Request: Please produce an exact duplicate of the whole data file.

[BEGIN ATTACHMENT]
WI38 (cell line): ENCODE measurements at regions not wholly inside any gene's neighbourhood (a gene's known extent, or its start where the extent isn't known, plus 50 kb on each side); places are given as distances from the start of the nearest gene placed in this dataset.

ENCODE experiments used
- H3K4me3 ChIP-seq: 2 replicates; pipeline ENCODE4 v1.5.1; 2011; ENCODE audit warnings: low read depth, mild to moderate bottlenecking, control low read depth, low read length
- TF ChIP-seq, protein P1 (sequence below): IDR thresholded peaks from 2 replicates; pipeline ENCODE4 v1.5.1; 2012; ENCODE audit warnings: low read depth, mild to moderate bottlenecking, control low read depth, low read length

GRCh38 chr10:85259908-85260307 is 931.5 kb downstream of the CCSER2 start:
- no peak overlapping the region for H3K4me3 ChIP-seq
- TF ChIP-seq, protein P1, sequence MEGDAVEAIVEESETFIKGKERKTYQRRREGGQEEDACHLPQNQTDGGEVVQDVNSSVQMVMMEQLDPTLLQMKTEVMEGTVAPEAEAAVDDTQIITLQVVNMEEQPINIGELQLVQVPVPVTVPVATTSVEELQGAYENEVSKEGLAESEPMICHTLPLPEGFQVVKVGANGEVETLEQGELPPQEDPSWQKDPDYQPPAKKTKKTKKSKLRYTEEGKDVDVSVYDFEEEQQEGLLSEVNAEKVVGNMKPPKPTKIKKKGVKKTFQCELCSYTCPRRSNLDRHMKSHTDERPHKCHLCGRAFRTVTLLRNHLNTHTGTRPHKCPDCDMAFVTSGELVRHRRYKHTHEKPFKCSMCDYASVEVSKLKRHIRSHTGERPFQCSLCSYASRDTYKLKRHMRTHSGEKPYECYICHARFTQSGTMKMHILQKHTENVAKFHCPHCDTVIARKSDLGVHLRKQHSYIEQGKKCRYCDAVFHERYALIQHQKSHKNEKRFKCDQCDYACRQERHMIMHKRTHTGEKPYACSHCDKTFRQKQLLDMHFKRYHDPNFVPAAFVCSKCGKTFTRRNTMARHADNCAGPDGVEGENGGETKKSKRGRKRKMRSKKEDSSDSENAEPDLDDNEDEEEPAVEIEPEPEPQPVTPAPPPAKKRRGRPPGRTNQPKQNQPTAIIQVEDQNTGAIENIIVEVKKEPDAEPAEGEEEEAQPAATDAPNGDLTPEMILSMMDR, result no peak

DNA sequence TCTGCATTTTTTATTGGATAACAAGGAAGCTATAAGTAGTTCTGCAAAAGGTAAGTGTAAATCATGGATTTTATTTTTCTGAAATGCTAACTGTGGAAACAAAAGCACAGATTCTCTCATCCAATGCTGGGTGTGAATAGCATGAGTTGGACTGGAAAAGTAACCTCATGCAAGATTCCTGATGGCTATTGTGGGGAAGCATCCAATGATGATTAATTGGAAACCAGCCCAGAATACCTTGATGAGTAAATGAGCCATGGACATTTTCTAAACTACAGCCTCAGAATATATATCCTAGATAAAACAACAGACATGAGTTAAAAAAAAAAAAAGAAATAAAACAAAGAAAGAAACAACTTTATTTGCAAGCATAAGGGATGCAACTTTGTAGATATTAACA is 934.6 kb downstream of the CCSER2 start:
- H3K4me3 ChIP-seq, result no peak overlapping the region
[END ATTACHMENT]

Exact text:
WI38 (cell line): ENCODE measurements at regions not wholly inside any gene's neighbourhood (a gene's known extent, or its start where the extent isn't known, plus 50 kb on each side); places are given as distances from the start of the nearest gene placed in this dataset.

ENCODE experiments used
- H3K4me3 ChIP-seq: 2 replicates; pipeline ENCODE4 v1.5.1; 2011; ENCODE audit warnings: low read depth, mild to moderate bottlenecking, control low read depth, low read length
- TF ChIP-seq, protein P1 (sequence below): IDR thresholded peaks from 2 replicates; pipeline ENCODE4 v1.5.1; 2012; ENCODE audit warnings: low read depth, mild to moderate bottlenecking, control low read depth, low read length

GRCh38 chr10:85259908-85260307 is 931.5 kb downstream of the CCSER2 start:
- no peak overlapping the region for H3K4me3 ChIP-seq
- TF ChIP-seq, protein P1, sequence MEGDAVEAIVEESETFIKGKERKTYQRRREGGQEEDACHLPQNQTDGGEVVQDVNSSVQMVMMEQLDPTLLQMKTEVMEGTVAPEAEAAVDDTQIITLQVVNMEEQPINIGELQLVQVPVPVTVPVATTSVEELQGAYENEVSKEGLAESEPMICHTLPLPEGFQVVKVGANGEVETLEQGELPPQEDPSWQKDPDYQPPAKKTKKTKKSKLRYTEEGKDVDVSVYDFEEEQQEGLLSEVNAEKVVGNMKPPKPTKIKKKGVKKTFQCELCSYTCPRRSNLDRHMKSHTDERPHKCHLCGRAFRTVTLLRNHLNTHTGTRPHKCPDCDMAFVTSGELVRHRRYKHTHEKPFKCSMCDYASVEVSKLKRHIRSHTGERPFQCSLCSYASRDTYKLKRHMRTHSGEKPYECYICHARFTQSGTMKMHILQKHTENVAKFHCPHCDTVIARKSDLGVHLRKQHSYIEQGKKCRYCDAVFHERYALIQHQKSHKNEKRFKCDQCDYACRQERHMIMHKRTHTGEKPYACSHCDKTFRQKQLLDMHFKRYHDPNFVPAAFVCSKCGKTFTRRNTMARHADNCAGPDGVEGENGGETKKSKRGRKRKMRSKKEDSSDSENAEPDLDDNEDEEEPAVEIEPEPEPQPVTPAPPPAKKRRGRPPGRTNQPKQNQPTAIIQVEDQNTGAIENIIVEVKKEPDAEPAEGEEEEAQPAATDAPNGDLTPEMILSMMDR, result no peak

DNA sequence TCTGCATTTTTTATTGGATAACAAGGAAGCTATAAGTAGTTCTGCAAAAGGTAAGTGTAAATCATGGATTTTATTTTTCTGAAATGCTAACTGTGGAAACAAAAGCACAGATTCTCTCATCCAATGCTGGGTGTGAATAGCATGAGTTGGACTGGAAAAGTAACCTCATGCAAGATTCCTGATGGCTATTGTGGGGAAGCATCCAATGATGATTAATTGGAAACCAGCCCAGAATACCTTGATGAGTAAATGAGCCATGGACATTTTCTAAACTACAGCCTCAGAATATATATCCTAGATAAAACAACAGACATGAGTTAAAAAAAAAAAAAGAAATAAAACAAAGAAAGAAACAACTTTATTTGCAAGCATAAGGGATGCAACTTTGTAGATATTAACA is 934.6 kb downstream of the CCSER2 start:
- H3K4me3 ChIP-seq, result no peak overlapping the region